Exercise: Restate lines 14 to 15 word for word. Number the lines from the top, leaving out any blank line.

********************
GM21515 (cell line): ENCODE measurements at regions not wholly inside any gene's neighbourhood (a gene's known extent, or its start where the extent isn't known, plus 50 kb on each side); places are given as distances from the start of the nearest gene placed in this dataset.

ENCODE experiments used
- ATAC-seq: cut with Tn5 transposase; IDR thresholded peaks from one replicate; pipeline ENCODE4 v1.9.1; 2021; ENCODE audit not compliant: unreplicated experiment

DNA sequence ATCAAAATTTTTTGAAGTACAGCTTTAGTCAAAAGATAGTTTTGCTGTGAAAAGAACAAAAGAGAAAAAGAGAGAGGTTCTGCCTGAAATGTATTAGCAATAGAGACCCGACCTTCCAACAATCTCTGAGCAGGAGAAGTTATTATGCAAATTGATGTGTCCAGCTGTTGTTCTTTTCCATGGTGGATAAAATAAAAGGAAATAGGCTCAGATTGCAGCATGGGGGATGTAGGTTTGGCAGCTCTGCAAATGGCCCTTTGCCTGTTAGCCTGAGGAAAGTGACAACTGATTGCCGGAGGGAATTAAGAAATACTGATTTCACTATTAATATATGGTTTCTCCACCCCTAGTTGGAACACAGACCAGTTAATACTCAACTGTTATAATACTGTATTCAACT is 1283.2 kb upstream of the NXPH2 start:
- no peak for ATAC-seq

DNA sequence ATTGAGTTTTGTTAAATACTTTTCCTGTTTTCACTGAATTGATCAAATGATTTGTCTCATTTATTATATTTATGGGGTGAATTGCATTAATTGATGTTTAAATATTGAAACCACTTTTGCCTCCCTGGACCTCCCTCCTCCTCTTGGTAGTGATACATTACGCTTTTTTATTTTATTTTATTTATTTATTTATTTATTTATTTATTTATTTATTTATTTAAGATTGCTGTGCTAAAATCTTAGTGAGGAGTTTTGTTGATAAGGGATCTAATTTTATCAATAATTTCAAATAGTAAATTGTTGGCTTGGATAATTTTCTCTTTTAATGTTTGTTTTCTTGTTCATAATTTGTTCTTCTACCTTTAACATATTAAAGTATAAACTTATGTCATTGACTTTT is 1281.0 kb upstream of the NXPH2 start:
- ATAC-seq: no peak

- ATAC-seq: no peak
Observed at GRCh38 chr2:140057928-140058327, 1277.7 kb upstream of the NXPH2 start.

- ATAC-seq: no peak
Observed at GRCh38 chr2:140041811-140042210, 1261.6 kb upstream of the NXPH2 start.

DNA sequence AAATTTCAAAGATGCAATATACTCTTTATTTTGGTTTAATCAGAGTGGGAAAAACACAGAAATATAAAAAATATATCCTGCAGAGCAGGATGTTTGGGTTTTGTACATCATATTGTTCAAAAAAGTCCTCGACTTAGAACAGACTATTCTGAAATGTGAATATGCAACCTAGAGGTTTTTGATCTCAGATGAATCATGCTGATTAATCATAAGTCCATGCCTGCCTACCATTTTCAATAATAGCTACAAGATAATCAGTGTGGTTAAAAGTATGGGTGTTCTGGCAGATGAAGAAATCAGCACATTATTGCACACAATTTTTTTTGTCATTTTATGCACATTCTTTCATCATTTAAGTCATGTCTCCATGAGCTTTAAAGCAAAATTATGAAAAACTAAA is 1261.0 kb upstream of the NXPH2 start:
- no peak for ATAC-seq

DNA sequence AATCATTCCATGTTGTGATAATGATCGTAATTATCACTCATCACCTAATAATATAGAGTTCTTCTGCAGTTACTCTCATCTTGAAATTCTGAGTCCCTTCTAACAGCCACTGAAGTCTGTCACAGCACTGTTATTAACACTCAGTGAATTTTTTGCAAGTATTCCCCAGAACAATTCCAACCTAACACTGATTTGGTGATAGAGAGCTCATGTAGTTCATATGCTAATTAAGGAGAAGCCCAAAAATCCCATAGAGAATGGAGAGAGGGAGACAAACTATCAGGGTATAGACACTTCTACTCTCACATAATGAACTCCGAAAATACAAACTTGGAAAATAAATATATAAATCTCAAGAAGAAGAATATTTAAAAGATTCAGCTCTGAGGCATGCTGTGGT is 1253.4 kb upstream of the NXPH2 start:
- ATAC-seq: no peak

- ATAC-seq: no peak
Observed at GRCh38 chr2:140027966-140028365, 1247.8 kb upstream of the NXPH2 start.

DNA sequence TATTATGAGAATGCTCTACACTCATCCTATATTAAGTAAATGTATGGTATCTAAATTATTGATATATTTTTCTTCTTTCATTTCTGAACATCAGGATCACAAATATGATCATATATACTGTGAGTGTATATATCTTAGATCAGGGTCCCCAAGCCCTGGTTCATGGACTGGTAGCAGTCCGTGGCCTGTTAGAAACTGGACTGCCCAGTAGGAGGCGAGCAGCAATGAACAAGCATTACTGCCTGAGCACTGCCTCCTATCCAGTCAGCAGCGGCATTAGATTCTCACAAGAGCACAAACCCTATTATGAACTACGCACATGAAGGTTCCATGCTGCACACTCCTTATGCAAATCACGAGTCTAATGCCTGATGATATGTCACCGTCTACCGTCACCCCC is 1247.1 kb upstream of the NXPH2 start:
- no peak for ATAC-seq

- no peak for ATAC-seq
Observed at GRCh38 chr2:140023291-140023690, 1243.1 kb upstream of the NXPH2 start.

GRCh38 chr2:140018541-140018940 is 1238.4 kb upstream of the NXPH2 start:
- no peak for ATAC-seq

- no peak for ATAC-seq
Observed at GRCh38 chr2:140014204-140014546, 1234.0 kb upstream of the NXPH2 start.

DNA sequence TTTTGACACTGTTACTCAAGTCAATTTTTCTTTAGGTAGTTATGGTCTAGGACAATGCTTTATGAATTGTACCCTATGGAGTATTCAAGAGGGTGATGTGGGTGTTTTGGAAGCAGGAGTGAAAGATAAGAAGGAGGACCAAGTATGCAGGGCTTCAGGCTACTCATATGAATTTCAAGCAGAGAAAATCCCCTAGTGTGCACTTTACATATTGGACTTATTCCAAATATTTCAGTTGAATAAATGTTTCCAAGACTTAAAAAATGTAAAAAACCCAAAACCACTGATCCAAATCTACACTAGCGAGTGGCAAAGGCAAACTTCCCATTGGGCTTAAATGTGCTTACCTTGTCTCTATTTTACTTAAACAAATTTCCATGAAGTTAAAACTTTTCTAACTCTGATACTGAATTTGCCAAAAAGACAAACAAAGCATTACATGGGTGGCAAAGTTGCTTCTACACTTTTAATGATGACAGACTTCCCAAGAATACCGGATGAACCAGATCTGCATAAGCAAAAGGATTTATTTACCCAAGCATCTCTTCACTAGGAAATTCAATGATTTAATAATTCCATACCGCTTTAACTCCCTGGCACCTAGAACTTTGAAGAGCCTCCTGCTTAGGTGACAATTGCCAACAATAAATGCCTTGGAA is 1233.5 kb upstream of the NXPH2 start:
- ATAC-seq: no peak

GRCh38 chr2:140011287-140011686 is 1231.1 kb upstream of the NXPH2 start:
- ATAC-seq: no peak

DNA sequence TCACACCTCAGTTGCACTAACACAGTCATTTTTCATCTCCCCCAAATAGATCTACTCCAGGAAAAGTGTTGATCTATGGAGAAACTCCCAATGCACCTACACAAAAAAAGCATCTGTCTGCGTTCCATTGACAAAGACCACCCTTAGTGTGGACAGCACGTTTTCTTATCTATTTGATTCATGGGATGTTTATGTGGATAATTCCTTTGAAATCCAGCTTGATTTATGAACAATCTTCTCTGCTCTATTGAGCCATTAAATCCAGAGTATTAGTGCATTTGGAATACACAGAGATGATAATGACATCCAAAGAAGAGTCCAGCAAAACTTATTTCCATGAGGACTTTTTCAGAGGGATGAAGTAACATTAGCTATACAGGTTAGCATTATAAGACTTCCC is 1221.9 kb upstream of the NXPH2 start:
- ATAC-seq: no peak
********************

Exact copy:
DNA sequence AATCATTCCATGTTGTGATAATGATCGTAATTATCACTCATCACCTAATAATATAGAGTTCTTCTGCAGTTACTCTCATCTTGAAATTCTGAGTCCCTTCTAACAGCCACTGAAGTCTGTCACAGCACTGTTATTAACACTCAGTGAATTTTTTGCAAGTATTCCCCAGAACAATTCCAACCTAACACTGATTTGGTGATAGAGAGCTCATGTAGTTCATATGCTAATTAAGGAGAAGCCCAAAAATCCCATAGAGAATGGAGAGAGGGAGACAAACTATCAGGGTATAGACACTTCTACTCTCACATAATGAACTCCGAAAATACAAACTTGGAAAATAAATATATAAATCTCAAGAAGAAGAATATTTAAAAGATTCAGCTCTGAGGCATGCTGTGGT is 1253.4 kb upstream of the NXPH2 start:
- ATAC-seq: no peak